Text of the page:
Translation: Google has changed the search engine concept from being a place where you get ranked based on the quality and quantity of your information, to one where you get ranked based on how many friends are willing to link to you and what other esoteric algorithms its programmers can dream up.
Popularity ranking does not work with many subjects, because reality exists independently of popularity, and is not achieved by common consensus. As Google grows further away from its roots, it becomes more bizarre in ranking pages. That is a failing that is further substantiated by google itself. Quote:
9/16/2005 12:54:00 PM
Posted by Marissa Mayer, Director of Consumer Web Products
If you do a Google search on the word [failure] or the phrase
[miserable failure], the top result is currently the White House’s
official biographical page for President Bush. We've received some
complaints recently from users who assume that this reflects a
political bias on our part. I'd like to explain how these results come
up in order to allay these concerns.
Google's search results are generated by computer programs that rank
web pages in large part by examining the number and relative
popularity of the sites that link to them. By using a practice called
googlebombing, however, determined pranksters can occasionally produce
odd results. In this case, a number of webmasters use the phrases
[failure] and [miserable failure] to describe and link to President
Bush's website, thus pushing it to the top of searches for those
phrases. We don't condone the practice of googlebombing, or any other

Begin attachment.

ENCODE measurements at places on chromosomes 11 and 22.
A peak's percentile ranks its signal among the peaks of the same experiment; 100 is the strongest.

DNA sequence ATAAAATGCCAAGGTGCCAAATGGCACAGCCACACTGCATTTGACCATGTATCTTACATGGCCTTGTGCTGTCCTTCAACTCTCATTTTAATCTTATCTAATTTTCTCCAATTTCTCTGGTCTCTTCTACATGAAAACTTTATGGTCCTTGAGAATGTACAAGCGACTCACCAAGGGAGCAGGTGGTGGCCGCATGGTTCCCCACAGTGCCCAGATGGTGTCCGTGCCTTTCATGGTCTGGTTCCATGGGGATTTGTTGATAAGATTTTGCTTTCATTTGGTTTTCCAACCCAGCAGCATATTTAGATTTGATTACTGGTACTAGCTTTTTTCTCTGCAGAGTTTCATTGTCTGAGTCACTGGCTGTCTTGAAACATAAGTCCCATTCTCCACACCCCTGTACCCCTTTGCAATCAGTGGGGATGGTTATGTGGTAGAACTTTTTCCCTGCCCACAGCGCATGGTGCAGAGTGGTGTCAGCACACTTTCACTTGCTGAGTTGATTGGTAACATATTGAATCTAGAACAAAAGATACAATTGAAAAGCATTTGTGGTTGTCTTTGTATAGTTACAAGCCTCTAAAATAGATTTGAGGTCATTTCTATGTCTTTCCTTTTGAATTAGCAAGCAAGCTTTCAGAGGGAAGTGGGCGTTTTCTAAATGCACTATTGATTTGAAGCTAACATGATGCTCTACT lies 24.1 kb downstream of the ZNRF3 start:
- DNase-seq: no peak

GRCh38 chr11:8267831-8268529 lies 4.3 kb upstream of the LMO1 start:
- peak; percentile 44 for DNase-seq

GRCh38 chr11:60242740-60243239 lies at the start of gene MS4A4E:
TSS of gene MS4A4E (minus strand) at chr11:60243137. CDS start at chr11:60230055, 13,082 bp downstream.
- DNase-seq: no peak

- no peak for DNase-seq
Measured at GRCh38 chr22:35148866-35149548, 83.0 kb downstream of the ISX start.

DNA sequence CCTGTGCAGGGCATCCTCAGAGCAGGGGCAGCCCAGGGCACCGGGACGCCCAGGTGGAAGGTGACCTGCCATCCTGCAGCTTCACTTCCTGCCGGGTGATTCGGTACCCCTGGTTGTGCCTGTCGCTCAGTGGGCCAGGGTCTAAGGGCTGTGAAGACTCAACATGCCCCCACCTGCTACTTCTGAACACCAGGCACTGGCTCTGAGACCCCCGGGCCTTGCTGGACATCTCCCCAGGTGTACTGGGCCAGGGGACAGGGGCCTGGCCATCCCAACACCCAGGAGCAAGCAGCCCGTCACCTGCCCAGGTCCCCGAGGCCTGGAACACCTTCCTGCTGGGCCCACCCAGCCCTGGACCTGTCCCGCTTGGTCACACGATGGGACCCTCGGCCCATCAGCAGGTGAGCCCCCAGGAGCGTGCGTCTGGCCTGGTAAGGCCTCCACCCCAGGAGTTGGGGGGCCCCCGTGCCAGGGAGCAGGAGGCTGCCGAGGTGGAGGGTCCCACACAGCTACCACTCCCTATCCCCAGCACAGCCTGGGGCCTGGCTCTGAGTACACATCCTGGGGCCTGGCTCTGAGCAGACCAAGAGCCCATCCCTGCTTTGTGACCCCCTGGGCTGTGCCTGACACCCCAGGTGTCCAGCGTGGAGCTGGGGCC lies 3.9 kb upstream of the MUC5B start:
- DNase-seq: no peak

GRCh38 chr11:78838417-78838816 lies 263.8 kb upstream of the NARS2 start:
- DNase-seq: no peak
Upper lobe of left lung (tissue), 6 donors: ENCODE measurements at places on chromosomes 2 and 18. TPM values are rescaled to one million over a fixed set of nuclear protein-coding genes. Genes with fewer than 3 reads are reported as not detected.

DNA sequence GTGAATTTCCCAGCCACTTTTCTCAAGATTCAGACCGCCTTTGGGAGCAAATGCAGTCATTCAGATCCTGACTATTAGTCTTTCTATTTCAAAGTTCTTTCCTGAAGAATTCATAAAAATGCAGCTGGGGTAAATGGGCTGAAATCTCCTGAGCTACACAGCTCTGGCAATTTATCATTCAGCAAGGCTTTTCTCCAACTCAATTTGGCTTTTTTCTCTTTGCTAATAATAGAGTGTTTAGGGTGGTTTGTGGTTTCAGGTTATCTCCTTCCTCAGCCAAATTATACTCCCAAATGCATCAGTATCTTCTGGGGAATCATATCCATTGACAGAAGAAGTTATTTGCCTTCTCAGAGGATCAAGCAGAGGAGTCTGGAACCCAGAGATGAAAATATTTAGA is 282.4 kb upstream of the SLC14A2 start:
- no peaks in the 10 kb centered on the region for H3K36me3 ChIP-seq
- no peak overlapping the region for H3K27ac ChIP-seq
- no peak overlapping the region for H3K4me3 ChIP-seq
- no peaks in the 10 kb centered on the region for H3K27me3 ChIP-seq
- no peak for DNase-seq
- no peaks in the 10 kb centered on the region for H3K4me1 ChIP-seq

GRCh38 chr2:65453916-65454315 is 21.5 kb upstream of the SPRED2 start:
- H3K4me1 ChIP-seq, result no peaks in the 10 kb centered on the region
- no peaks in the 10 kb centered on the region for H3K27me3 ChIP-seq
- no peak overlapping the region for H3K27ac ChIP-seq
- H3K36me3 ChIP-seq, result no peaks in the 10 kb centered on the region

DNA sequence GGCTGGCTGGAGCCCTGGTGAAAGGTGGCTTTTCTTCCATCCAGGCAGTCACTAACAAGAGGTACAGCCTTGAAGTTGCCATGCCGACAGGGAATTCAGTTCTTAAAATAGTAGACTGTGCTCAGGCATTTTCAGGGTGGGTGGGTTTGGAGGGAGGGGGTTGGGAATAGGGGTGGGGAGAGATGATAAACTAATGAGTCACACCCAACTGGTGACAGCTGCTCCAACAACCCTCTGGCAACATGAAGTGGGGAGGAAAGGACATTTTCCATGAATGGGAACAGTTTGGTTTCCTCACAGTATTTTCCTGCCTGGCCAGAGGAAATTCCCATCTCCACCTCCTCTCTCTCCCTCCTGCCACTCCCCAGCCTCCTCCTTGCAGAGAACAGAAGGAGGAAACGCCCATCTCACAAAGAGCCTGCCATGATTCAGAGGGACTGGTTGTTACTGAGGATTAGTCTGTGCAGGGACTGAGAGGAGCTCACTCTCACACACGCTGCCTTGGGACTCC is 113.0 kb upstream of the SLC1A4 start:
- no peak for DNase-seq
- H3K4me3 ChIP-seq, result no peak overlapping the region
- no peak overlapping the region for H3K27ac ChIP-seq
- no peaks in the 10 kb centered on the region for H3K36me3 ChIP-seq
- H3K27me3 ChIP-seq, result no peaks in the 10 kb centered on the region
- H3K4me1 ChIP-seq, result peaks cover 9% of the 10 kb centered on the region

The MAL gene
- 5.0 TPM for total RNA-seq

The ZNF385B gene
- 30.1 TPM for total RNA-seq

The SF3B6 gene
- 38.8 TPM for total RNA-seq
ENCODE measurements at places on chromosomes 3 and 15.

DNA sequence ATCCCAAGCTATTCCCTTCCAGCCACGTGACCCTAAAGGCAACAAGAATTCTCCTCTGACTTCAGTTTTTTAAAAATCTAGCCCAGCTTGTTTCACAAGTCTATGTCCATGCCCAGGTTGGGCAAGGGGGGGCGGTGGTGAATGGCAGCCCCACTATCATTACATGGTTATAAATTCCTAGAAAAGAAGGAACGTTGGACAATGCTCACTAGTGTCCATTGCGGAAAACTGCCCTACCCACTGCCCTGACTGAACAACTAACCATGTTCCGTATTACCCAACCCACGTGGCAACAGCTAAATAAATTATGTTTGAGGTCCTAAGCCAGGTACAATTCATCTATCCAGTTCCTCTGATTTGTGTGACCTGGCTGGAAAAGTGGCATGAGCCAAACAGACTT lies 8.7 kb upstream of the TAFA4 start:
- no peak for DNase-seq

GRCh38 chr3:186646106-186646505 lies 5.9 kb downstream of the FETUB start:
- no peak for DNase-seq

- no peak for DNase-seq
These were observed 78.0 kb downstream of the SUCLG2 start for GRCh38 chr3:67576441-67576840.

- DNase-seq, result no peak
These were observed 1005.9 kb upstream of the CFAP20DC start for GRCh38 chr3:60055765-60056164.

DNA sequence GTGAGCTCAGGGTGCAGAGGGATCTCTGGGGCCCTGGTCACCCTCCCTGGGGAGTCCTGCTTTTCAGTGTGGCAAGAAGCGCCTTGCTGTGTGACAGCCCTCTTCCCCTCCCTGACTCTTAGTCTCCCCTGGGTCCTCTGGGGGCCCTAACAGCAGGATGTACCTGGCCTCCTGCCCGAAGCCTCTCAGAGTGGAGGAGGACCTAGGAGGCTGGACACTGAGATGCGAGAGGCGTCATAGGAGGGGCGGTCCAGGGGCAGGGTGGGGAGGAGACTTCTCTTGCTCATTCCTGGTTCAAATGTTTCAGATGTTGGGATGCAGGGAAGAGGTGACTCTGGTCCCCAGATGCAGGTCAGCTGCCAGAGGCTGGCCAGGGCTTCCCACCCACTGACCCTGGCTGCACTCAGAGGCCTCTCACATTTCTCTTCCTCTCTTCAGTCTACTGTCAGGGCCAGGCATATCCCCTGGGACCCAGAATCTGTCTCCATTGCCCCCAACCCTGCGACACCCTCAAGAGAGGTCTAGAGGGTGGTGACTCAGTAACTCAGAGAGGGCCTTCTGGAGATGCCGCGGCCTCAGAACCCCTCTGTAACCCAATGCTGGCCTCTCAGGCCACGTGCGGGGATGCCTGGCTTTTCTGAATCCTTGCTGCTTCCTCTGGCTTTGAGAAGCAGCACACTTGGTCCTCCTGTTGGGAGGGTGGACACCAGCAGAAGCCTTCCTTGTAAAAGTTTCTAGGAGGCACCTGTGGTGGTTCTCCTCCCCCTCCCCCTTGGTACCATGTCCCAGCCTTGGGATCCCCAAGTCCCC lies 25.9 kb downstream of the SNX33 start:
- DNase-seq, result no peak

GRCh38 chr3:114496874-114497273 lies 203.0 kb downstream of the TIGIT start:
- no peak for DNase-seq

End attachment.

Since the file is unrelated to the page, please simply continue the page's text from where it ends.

action that seeks to affect the integrity of our search results, but
we're also reluctant to alter our results by hand in order to prevent
such items from showing up. Pranks like this may be distracting to
some, but they don't affect the overall quality of our search service,
whose objectivity, as always, remains the core of our mission.
What google is attempting to justify and foist on the public as a legitimate search tool is the rule of the mob, where thought, logic, and science play second fiddle to the whim of the moment and the popular fetish. In a peculiar way, it is an anti-Snopes, and Ayn Rand's worst nightmare, where unfounded rumor can be linked to rumor, and the herd of sheep that follow the rumor give credence to the rumor by adding more hits and creating more links.
The "prank" of the "miserable failure" googlebomb exposes the issue.
Until the "prank" appelation was used, such blips were called loftily called "the mind of the web." by Google. They are no more the mind of the web or a schoolboy prank than the mind of a rock or the bombing of Pearl Harbor. The anomalies are representative of the perversities of humanity and Google's ranking system. The real miserable failure is the google search engine, and the way that it lacks the critical thinking skills of a tiny Vermont trout, which can determine what is food and what is a worm on a string designed to hook attention.
Group intelligence IS a valid theory. However, it only is valid under certain specific constraints and it creates its own problems. A group of plumbers is unlikely to choose the best site for gingham dresses. A group of kids (the largest part of the music market) is unlikely to promote Frank Sinatra sites. When a large mob co-opts a word or series of words on Google, a smaller mob gets shoved to the bottom of the rankings. I guess that works, in moderation, but certainly not as a primary search criteria.